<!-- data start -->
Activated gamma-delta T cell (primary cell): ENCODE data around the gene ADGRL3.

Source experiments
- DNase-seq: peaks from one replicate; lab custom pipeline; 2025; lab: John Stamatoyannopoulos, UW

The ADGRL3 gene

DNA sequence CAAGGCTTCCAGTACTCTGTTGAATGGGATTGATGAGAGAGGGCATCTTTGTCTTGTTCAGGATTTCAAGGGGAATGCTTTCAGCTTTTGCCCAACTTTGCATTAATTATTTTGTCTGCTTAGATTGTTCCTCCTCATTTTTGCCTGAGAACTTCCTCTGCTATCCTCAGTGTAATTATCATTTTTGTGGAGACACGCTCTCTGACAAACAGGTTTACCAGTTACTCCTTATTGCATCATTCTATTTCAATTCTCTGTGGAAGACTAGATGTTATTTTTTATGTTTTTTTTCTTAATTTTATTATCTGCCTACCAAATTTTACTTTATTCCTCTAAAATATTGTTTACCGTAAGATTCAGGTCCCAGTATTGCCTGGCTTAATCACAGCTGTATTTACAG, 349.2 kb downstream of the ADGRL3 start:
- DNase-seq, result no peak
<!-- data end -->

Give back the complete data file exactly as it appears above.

Activated gamma-delta T cell (primary cell): ENCODE data around the gene ADGRL3.

Source experiments
- DNase-seq: peaks from one replicate; lab custom pipeline; 2025; lab: John Stamatoyannopoulos, UW

The ADGRL3 gene

DNA sequence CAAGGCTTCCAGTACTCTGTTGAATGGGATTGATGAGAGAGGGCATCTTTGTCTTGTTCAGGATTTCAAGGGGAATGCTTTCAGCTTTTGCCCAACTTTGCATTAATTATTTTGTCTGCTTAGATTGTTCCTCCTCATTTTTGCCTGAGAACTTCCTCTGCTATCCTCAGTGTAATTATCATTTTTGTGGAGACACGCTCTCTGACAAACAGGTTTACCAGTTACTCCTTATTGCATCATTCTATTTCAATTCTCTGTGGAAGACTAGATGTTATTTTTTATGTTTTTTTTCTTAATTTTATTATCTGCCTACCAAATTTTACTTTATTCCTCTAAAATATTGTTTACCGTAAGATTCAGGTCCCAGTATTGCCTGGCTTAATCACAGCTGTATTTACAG, 349.2 kb downstream of the ADGRL3 start:
- DNase-seq, result no peak